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Advances in Anatomic Pathology:
doi: 10.1097/PAP.0b013e318286245d
AMR Series

Hemangioblastoma-like Clear Cell Stromal Tumor of the Lung

Falconieri, Giovanni MD*; Mirra, Maurizio MD; Michal, Michal MD; Suster, Saul MD§

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*Department of Anatomic Pathology, General University Hospital of Udine, Udine

Department of Anatomic Pathology, General Hospital of Lodi, Lodi, Italy

Department of Pathology, Charles University, Medical Faculty of Pilsen, Pilsen, Czech Republic

§Department of Pathology, Medical College of Wisconsin, Milwaukee, WI

The authors have no funding or conflicts of interest to disclose.

Reprints: Giovanni Falconieri, MD, Department of Pathology, General University Hospital, I 33100 Udine, Italy (e-mail:

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The authors report 2 cases of an apparently unpublished stromal tumor of the lung characterized by a predominantly endobronchial growth pattern and benign-appearing clear cells. Both tumors were discovered incidentally in adult patients during routine workups for other medical reasons and treated with lobectomy. On gross inspection there was no evidence of infiltration of the adjacent lung tissue. Microscopically, both lesions featured monotonous oval-shaped to spindle-shaped cells growing in a vaguely nested pattern. The cytoplasm was slightly vacuolated or granular. In 1 case there was a variable admixture with mature fat. Immunohistochemistry was negative for markers of epithelial and stromal differentiation except for vimentin. A focal reaction for CD34 was seen in 1 case. No mutation of coding sequence of VHL gene was seen in one case. Medical follow-up at 1 year was negative for tumor recurrence or metastases. The broad differential diagnosis within the spectrum of stromal lung tumor is discussed. Owing to distinctive microscopic features such as the nesting of clear cells within a vascularized background, both tumors appeared similar to hemangioblastoma, although the expected immunohistochemical profile of the latter was not fully expressed. Because of pattern of growth seen in both lesions we believe that the appellation of endobronchial, hemangioblastoma-like clear cell stromal tumor may be provisionally designed.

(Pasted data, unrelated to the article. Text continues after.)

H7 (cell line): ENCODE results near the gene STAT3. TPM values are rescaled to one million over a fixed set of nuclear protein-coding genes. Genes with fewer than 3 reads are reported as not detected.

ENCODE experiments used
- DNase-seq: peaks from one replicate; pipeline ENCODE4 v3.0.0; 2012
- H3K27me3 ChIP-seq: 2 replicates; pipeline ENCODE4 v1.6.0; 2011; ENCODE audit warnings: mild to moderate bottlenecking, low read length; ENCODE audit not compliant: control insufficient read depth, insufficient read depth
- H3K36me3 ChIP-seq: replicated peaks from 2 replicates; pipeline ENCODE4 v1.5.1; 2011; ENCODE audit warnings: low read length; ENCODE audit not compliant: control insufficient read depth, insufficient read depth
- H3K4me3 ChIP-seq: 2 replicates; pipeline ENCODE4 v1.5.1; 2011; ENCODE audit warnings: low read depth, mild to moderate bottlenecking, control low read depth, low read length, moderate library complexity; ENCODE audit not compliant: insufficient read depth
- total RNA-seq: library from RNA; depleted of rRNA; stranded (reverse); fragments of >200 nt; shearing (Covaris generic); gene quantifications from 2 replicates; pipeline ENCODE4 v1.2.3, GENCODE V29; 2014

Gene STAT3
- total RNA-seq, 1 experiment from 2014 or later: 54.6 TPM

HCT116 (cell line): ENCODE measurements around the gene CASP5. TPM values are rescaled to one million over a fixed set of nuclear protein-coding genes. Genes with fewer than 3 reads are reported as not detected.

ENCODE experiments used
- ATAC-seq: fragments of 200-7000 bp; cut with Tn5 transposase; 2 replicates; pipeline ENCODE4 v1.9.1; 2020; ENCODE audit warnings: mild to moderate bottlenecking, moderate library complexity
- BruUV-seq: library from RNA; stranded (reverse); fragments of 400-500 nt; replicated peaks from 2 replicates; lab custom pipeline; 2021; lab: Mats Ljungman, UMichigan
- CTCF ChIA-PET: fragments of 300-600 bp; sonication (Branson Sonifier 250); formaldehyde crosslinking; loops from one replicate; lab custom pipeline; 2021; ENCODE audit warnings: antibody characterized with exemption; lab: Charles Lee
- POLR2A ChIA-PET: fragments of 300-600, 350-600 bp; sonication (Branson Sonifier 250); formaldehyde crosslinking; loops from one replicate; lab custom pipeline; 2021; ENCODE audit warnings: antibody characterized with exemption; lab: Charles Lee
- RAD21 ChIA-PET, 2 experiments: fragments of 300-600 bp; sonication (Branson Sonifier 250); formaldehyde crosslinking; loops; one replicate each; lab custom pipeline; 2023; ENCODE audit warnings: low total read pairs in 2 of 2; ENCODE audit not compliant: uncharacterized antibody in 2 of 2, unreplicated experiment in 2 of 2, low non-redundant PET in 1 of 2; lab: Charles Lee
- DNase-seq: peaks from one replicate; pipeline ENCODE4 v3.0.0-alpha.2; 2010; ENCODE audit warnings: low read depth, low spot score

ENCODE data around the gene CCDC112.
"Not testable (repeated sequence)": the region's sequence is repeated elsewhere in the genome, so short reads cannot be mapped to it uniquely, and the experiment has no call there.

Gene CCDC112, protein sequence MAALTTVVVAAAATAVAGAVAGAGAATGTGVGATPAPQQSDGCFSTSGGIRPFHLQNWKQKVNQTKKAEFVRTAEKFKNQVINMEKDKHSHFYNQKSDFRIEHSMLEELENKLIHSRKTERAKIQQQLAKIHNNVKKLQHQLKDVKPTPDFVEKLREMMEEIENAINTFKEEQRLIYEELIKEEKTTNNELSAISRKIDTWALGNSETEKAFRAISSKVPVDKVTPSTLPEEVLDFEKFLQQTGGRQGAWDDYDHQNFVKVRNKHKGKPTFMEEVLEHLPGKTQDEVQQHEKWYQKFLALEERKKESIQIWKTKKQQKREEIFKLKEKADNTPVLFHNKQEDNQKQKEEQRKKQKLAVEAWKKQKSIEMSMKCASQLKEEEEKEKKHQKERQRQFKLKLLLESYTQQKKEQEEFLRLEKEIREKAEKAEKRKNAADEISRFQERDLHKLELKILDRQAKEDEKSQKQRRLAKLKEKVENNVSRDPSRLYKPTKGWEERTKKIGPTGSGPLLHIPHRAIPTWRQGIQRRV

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Case 1 (#AMR60-11)

The patient is a 68-year-old woman with history of mild fever and influenza-like symptoms, who was found to have a pulmonary opacity on a CT scan. The remainder of her medical workup and past medical history was unremarkable. Right upper lobectomy was carried out. The specimen featured a well-circumscribed, expansile, partially endobronchial mass 6×5×4.5 cm in size that was yellow and gray on the cut surface (Fig. 1A). Histologic examination of H&E-stained sections revealed a cellular tumor composed of sheets of polygonal cells in close association with a large bronchus (Fig. 1B). Tumor cells were usually comparable in size, or slightly smaller than trapped alveolar cells (Fig. 1C). Cell membrane was indistinct and the cytoplasm was clear or moderately granular. Cytoplasmic vacuolization pushing or indenting the nuclei at the cell periphery was often prominent. Cell nuclei were often oval to spindle, slightly hyperchromatic, and nucleoli were most often not discernible (Fig. 1D). Mitotic figures were not recognized. A panoramic view of the peripheral part of the lesion revealed a polypoid mass with a leaf-like configuration (Fig. 2A). Scattered adipocytes could be also recognized and focal areas with preponderance of adipose tissue, sometimes with liponecrotic changes, were present (Fig. 2B). A vascular, pericytoid pattern could be occasionally recognized (Fig. 2C). Other microscopic features noted on scanning magnification were also patchy collections of lymphoid cells (Fig. 2D). An extensive panel of antibodies was applied to paraffin sections of the tumor. With the exception of vimentin, no reactivity was observed in the tumor cells for epithelial markers (including cytokeratin cocktails and EMA), neuroendocrine markers (chromogranin, synaptophysin, and CD56), TTF1, CD31, CD34, S100 protein, HMB45, Melan A, α-inhibin, CD45, CD23, CD35, GFAP, desmin, and actins. The tumor cells were PAS-negative. No further therapy was administered and the patient is free of tumor recurrence 2 years after lobectomy.